From the moment Riot Forge’s Rowan Parker finished playing Tequila Works’ RiME, he knew he had to make a game with the studio.
“I played RiME and was like, ‘Oh my god, this game is incredible. I wonder if they would want to work with us?” Parker told Digital Trends during a recent interview over video chat. “Tequila Works is really good at telling these tight, human stories that bring you up close to all of the emotion. Working with them to tell stories with our characters is kind of a dream situation.”
Parker, known by the League of Legends community as L4T3NCY, was the Lead Modes Designer for League of Legends but had since transitioned to being Head of Creative for Riot Forge for the past several years. Riot Forge is an ambitious new publishing label for Riot Games that aims to create narrative-focused, indie-like titles featuring Champions in the world of Runeterra, so it’s easy to understand why Parker was eager to make what’s now known as Song of Nunu: A League of Legends Story with Tequila Works.
Song of Nunu isn’t the first game to establish what a Riot Forge title can be, though. Its first titles were the RPG Ruined King and rhythm-based Hextech Mayhem, while this year it delivered the intense isometric action game The Mageseeker and time-bending Metroidvania Convergence. This band of games, which all share the “A League of Legends Story” subtitle, has created a welcoming new avenue for people to get into League of Legends and its world.
That said, when he was pitching Tequila Works on what would eventually become Song of Nunu, Riot Forge wasn’t the known entity it was now. Parker tells me that Tequila Works founder Raúl Rubio Munárriz thought he was getting a prank call at first. Parker had to double down and tell him, “No, actually, this is Riot. We are quite serious, and we would like to work with you on a story game.”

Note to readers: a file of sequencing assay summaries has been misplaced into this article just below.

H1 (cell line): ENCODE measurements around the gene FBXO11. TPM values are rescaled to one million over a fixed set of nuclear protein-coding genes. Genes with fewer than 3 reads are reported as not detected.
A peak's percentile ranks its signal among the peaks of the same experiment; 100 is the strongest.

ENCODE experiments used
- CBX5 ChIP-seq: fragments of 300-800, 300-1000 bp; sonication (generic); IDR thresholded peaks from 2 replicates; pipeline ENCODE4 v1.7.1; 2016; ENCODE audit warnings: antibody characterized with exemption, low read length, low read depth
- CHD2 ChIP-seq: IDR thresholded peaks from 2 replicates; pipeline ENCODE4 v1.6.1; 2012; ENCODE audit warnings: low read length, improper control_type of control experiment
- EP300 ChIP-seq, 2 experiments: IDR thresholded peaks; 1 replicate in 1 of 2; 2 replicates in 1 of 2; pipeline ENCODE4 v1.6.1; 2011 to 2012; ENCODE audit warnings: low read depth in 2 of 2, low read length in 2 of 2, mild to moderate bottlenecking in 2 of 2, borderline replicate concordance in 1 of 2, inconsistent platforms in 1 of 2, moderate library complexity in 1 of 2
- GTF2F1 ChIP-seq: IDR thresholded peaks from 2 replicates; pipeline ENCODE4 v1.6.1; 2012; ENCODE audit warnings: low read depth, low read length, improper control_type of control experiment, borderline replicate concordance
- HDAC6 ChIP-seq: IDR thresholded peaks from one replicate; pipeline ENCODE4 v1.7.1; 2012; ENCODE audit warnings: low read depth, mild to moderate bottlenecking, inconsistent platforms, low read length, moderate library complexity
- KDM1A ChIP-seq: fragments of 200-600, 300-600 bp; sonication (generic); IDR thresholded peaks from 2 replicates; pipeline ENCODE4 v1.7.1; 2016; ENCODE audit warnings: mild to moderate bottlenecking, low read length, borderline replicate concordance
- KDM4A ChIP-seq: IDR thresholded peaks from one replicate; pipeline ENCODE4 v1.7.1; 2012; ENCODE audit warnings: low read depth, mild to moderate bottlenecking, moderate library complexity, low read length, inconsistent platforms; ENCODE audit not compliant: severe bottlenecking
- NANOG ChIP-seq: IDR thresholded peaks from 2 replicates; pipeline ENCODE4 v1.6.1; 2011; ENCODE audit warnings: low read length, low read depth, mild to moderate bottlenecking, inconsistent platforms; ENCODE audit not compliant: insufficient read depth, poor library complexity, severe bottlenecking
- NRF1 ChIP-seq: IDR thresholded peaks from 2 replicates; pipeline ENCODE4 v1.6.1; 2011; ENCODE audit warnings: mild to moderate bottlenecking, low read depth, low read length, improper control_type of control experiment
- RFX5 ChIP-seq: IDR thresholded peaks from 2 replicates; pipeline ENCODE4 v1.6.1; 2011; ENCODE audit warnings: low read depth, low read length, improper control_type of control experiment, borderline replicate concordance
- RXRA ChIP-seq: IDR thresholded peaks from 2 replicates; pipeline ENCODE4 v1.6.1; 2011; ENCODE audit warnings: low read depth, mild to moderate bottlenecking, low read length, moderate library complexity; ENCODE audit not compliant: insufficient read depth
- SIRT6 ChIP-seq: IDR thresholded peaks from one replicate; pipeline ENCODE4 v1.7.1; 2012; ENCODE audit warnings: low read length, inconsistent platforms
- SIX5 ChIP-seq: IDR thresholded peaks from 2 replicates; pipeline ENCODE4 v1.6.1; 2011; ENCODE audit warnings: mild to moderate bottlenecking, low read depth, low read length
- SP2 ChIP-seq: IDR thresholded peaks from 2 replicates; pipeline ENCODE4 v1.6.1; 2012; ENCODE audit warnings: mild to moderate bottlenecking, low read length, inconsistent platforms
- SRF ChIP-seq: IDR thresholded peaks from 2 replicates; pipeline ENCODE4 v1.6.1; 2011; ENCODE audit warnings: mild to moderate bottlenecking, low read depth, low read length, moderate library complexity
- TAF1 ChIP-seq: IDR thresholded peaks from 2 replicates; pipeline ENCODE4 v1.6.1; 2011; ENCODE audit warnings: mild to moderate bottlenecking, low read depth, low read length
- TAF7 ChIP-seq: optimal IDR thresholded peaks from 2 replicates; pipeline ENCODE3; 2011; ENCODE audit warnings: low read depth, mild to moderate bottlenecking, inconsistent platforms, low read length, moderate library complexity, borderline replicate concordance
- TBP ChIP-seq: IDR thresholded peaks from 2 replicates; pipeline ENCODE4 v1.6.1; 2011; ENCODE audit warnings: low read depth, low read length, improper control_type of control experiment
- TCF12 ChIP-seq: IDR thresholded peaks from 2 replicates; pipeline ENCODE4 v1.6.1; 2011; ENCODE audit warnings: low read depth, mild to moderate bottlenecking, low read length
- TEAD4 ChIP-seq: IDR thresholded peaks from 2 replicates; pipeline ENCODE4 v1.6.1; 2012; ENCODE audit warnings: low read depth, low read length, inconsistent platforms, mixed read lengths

Following this string of solid Riot Forge games, the return of in-person events, and Riot Forge’s latest announcements, Parker thinks it’s unlikely that this will happen again with developers that Riot Forge reaches out to in the future. The latest Nintendo Direct revealed Bandle Tale: A League of Legends Story and confirmed Song of Nunu’s November 1 release date. I spoke to Rowan Parker prior to that to learn more about what goes into consistently making Riot Forge games, and we even have a new and exclusive Song of Nunu trailer to share.
While it might seem like Riot Forge’s primary goal would be to contract developers to make game pitches they’ve already come up with, that’s actually not the case. “I think a lot of studios initially expected that we would show up with a preconceived idea,” Parker says. “We don’t go to studios with RFPs or pitches and ask them to make a thing. It’s built together organically from the ground up.”
In this case, that game ended up being a spiritual successor to RiME, starring two League of Legends champions you might not expect. With Tequila Works, Parker says the first Champions Tequila Works pitched Riot Forge feature Nunu and Willump, a young boy and yeti from an arctic region of Runterra called the Freljord. The game is a story-focused action platformer following the titular Nunu as he searches for his mother with the help of a Yeti named Willump. Players dynamically control both characters while exploring the Freljord, doing a healthy mix of platforming, combat, sliding, and flute-playing along the way.